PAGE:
Kitchens are all about the final standard of fit & finish. If you stand back and the job looks just like it did on the brochure, then be happy. A bit of chipboard under a carcass leg isn’t an issue. I once remember looking closely at an original Chippendale cabinet worth £200k. The craftsmanship on the front and sides was incredible. The back of it looked like it had been hacked around with an axe.
    Jord86 and WillyEckerslike like this.
  12. WillyEckerslike

    WillyEckerslike Screwfix Select

    If you only want the extra floor levelling under the carccasses it's too late really to do properly but equally it isn't required. Yours and thousands of other kitchens will be the same. If it gives peace of mind get the chipboard packers replaced by an inert material that won't soak up water in the event of a flood.
    Jord86 likes this.
  13. Jord86

    Jord86 Screwfix Select

    Terrymac also stated that packing the units up with whatever was to hand was standard, the scenario of chipboard getting wet underneath your units (as per koolpc) is extremely unlikely, being as you'd have to have a flood in your kitchen to actually cause enough damage to make a difference, also as Willyeckerslike mentioned, my posts are realistic (and factual), not defensive, being as I've been a carpenter for a number of years and this is not the first scenario I've seen where something looks a lot worse than it actually is.

    You are fixating on an area of the kitchen that will never be seen, you never saw underneath it before the new kitchen was installed, and if you'd never seen it before they'd fitted the plinths you'd live in blissful ignorance of a couple of discs of chipboard propping up a base unit.

    Wicked use subcontractors to fit the kitchen, that is literally all they are employed to do is to fit the kitchen, they may in your case stick a bit of latex down in prep for tiling, but they certainly won't spend their time in doing a whole floor area where part won't be seen, rightly or wrongly. Worry about the finish on the kitchen, not the bits you can't see.
    woodbutcherbower likes this.
  14. Doodledoo81

    Doodledoo81 New Member

    We didn't know the hole was there, that area previously was tiled over and wickes ripped the old kitchen and floor etc out. Thd ceiling and lights etc were also taken down so for the first 5 days or so there was no light in the kitchen so by the time they left each day we couldn't really go in there and have a look at what was going on.

    Then they went straight into building the cabinets and they were laid out all over the floor so we never saw the hole.

    I only discovered these issues because I was trying to use the dishwasher but he hadn't cut the hole through for it to be plugged in, I was looking for the plug under the cabinets and discovered the hole and propped up legs etc
  15. Doodledoo81

    Doodledoo81 New Member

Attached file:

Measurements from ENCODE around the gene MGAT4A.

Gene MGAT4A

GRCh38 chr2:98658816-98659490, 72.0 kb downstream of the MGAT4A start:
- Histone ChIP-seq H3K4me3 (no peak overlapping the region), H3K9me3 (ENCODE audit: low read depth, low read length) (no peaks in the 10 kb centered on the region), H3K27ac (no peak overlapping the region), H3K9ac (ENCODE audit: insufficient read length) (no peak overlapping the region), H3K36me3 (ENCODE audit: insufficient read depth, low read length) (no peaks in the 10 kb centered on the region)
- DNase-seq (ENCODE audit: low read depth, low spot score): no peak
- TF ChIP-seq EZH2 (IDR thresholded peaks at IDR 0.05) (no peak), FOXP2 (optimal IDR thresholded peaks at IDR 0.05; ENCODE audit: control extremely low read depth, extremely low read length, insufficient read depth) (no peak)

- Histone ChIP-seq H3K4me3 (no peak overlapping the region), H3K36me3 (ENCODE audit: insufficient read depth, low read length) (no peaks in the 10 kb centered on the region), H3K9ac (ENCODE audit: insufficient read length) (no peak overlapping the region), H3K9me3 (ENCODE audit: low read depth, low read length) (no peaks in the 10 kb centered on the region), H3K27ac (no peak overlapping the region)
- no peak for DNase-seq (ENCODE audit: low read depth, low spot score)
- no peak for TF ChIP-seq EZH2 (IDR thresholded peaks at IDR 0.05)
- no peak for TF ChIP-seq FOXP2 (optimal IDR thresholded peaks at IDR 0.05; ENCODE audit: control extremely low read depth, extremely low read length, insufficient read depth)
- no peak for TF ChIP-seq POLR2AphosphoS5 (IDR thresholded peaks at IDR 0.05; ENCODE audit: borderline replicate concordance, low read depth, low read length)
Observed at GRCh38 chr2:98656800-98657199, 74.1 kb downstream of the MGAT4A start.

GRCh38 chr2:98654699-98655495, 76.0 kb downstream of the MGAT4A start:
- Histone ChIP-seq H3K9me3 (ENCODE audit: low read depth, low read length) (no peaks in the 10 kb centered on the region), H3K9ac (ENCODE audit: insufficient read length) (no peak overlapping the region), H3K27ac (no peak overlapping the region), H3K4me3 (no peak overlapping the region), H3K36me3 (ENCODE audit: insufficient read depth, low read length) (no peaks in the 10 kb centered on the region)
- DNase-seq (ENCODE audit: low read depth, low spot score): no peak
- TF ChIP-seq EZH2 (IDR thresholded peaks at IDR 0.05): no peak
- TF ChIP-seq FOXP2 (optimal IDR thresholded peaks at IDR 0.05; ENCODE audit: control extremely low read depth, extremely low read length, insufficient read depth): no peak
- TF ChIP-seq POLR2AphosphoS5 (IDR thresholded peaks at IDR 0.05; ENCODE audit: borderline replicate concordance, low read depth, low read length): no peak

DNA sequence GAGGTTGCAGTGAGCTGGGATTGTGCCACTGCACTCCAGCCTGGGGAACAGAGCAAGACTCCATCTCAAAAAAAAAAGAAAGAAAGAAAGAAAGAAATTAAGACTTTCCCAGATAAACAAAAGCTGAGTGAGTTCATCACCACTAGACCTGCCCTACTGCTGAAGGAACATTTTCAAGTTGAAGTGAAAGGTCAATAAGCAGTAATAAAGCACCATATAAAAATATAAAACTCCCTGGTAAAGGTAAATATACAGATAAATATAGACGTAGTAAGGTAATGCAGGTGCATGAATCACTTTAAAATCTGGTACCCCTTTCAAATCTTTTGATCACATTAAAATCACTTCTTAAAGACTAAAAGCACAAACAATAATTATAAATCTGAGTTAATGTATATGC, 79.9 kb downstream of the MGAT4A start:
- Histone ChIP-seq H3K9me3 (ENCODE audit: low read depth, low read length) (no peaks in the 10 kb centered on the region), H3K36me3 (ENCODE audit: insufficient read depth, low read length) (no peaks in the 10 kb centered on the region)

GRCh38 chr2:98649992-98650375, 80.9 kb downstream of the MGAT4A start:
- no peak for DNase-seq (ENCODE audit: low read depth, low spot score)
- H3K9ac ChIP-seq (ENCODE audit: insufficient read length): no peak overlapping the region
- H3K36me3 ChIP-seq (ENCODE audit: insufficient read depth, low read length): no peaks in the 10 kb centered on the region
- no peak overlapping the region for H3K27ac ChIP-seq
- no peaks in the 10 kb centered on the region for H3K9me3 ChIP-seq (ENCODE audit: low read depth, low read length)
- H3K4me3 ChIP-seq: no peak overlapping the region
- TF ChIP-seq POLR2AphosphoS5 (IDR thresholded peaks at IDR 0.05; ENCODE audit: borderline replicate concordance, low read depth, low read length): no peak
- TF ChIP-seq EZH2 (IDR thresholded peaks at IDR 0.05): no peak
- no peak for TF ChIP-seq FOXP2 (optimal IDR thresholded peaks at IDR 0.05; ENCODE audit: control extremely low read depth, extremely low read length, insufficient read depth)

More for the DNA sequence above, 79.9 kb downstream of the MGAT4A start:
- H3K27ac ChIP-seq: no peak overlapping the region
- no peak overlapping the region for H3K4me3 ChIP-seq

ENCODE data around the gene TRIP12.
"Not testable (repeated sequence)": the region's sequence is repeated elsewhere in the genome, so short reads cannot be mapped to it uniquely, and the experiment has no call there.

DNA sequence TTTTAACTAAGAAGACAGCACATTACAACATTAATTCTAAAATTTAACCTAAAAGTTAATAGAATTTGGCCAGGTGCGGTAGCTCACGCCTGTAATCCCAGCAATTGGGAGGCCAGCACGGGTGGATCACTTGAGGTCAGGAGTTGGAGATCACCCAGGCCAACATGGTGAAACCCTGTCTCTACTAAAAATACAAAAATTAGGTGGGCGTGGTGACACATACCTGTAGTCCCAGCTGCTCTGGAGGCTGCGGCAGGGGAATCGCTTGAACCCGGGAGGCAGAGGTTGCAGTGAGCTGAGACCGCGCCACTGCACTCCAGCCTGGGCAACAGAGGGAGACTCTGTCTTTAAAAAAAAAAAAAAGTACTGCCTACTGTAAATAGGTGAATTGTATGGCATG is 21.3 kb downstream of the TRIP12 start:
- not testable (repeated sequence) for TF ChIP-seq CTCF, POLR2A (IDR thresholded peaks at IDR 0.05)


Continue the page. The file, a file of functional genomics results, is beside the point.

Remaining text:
The fitters are not just fitting the kitchen though, they have done electrics, plastering etc as well. I think you are right though that they have lots of other jobs on at the same time and are just trying to get through jobs as quickly as possible
  16. baca

    baca New Member

    Are your fitters still on site or have they left ?
  17. woodbutcherbower

    woodbutcherbower Screwfix Select

    The point I was making was that every kitchen fitter, on every job, will be presented with challenges they have to overcome. Smashing sections of plasterboard off stud walls and retrofitting wide horizontal studs so there’s something solid to hang wall cabinets from, carving out great chunks of carcass material to get round pipes and cables, scribing panels to wobbly walls, getting round electrical and plumbing first-fixes being in the wrong place - even changing layouts on the fly because the designer’s got it wrong. I attached a quick pic of a section of a job I finished a few weeks ago. Looks great, doesn’t it?

    What’s hidden behind all that is utter, utter carnage - but carnage which will never be seen. It’s all about the final result.

    Calm, calm, calm.

  18. koolpc

    koolpc Super Member

    As i said earlier, just have a chat with the fitters. Lat out your concerns, in a nice manner. Most will be more than happy to explain things and even alter to make you have a worry free experience.
  19. brian9999

    brian9999 Member

    I am not a kitchen fitter but I am about to start fitting a kitchen in a room formed by an extension plus existing kitchen.

    I am with Doodledoo on this and for me some of these things are important. Piles of **** under cabinets, wonky short legs on chipboard etc are all indicators of a poor fitter for me.

    The legs are there specifially to support the weight and fixings intended to keep the thing upright show not be relied on to take the weight.

    Chipboard scraps will be damaged by dampness.

    Is the an issue that the floor has been damaged when the tiles were pulled up with the old screed giving way as the adhesive held tight.

    What is the hole and what are the possible implications for damp in the floor now it is opened up.

    If I were Doodledoo I would be clarifying that Wickes are responsible for all design and quality issues and contacting them with issues or later on they may say "why didn't you come to us" and Doodle may find himself on scammers TV.

    In the 70s, the chef in the TV show Fawlty Towers put it very clearly.....

    "What the eye don't see, the chef gets away with"

    Doodledoo is paying £15,000 for his kitchen and for that he should have to be picking up these issues before the job is finished and the fitters leave. They should be doing a professional job even where the "eye don't see". That is partly why we have building regs and inspection, not that regs apply to much of this stuff.

    It clearly includes notifiable work.
  20. jonathanc

    jonathanc Guest

    what part of the work is notifiable?
    WillyEckerslike likes this.